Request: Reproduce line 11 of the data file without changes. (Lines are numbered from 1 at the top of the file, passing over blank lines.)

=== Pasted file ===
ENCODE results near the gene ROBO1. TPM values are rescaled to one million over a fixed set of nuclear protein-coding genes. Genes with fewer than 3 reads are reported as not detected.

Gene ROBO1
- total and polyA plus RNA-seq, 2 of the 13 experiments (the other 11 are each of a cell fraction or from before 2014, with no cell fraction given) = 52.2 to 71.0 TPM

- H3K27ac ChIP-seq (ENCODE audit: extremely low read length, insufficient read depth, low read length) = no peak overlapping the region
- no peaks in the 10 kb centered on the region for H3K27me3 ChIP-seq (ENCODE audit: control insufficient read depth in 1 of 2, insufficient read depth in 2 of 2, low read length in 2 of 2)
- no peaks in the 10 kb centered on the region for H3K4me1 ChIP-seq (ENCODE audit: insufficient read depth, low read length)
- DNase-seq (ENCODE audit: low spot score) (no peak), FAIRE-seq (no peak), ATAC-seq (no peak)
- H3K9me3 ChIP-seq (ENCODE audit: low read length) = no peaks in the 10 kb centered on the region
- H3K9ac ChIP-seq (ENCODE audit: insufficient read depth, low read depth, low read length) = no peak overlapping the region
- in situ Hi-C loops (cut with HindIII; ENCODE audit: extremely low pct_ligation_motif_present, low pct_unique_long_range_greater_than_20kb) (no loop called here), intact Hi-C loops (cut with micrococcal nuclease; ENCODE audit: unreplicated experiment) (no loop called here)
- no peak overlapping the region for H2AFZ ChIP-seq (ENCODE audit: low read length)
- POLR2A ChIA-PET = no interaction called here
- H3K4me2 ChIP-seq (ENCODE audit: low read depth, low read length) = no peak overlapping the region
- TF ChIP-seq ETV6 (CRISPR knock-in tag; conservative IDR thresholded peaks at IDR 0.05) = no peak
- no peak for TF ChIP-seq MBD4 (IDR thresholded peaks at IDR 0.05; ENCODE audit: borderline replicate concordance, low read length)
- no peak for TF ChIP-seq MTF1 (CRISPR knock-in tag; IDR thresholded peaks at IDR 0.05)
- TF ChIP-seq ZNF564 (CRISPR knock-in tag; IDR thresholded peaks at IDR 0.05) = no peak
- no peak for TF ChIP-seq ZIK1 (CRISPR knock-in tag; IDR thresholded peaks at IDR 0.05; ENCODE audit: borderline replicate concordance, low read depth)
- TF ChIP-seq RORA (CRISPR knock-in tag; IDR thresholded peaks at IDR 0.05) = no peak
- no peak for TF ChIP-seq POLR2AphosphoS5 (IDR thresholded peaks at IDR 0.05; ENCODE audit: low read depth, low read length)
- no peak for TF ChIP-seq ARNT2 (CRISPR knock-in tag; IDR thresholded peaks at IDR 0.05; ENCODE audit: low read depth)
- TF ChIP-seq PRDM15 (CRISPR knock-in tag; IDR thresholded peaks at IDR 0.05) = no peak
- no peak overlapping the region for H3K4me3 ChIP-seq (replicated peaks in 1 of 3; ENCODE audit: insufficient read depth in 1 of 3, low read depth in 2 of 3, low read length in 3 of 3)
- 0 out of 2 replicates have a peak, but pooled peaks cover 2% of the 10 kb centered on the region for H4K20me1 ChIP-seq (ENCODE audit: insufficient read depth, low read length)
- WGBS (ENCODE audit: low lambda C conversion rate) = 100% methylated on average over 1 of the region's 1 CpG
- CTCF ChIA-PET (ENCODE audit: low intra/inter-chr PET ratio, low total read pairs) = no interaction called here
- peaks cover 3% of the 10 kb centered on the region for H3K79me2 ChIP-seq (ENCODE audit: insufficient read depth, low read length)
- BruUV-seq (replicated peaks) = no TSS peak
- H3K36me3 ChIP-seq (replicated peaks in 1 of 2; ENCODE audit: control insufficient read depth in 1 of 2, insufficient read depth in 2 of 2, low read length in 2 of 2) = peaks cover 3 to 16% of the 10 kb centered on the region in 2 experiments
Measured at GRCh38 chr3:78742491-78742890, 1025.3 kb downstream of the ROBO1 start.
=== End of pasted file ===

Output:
- no peak overlapping the region for H2AFZ ChIP-seq (ENCODE audit: low read length)